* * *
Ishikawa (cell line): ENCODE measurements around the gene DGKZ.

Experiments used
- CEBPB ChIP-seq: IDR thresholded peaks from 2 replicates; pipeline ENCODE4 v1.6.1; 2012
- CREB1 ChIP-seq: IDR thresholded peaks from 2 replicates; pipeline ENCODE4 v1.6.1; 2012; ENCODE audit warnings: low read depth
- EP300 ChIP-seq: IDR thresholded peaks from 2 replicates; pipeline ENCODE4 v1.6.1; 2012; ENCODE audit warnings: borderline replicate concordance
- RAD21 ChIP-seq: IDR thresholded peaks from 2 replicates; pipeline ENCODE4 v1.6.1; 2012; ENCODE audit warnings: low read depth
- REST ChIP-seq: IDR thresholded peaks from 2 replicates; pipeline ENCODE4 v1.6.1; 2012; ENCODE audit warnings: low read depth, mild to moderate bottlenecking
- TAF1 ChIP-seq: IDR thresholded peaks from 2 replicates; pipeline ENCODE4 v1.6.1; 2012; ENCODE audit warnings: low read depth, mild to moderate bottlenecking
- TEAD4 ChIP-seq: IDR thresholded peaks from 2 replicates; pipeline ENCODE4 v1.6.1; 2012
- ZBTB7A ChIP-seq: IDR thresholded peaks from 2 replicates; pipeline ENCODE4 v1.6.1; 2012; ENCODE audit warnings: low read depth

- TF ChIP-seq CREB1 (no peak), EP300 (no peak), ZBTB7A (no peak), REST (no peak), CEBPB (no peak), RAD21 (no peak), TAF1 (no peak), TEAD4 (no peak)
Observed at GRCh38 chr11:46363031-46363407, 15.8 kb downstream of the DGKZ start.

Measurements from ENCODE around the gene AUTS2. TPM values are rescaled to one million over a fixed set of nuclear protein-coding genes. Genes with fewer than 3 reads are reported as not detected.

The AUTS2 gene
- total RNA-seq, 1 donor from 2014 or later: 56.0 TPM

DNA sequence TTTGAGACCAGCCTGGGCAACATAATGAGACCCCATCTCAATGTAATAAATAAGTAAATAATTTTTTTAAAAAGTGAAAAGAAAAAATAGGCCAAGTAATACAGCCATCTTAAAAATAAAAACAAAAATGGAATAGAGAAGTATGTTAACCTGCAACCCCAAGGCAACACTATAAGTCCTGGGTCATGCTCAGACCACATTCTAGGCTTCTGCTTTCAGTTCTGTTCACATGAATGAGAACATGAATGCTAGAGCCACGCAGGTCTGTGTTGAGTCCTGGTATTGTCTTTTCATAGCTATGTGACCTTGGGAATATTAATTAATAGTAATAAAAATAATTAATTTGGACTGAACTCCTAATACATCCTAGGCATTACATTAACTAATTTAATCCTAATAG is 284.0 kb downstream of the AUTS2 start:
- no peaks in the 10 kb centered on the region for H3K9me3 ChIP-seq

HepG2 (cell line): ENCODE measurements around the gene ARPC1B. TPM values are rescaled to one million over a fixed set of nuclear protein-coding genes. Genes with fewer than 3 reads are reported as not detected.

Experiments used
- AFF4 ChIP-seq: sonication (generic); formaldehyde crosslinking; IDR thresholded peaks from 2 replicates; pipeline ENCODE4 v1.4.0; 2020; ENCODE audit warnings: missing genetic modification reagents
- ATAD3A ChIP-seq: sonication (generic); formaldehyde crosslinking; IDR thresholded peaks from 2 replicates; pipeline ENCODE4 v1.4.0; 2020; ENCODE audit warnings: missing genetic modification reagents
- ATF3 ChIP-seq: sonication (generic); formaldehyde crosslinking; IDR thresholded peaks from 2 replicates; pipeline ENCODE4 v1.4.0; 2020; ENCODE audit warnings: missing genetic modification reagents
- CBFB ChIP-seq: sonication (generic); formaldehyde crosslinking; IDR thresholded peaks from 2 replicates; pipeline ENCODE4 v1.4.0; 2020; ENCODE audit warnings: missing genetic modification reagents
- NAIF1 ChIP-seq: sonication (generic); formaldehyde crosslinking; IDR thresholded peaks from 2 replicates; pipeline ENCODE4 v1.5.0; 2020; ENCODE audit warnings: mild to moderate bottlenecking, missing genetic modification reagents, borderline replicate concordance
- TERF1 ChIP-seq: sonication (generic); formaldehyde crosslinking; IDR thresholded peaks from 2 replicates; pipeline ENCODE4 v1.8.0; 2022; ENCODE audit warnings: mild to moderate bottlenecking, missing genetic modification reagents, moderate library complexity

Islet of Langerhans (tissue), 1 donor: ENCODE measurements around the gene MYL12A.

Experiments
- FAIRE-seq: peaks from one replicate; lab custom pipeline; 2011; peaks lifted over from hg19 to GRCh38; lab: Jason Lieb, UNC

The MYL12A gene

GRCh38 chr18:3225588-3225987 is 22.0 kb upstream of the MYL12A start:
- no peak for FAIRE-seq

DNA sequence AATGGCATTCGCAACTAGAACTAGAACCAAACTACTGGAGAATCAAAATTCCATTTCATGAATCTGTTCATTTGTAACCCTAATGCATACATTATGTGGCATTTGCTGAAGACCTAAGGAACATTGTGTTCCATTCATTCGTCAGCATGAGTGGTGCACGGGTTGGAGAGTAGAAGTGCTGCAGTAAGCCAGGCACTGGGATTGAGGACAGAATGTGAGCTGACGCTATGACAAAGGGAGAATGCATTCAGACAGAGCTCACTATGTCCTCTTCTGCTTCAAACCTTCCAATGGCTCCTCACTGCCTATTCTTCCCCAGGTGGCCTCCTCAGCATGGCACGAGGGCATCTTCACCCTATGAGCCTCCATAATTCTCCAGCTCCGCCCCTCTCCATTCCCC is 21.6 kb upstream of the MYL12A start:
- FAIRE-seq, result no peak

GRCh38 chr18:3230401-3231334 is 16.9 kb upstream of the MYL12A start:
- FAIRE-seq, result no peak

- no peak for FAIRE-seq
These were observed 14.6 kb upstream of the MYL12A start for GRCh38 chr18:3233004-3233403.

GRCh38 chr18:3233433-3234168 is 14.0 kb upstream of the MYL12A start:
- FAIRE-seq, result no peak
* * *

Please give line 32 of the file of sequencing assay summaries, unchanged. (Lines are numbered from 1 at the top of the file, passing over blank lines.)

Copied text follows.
DNA sequence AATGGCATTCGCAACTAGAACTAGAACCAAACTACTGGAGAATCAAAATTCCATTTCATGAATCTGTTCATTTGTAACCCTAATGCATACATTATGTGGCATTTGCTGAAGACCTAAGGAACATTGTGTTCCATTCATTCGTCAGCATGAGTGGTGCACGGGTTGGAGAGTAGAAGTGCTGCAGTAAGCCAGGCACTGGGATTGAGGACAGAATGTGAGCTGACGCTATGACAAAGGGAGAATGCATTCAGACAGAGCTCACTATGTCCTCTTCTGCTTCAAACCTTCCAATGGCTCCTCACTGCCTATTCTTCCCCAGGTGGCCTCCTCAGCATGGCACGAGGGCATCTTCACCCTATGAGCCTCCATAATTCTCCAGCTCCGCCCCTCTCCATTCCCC is 21.6 kb upstream of the MYL12A start: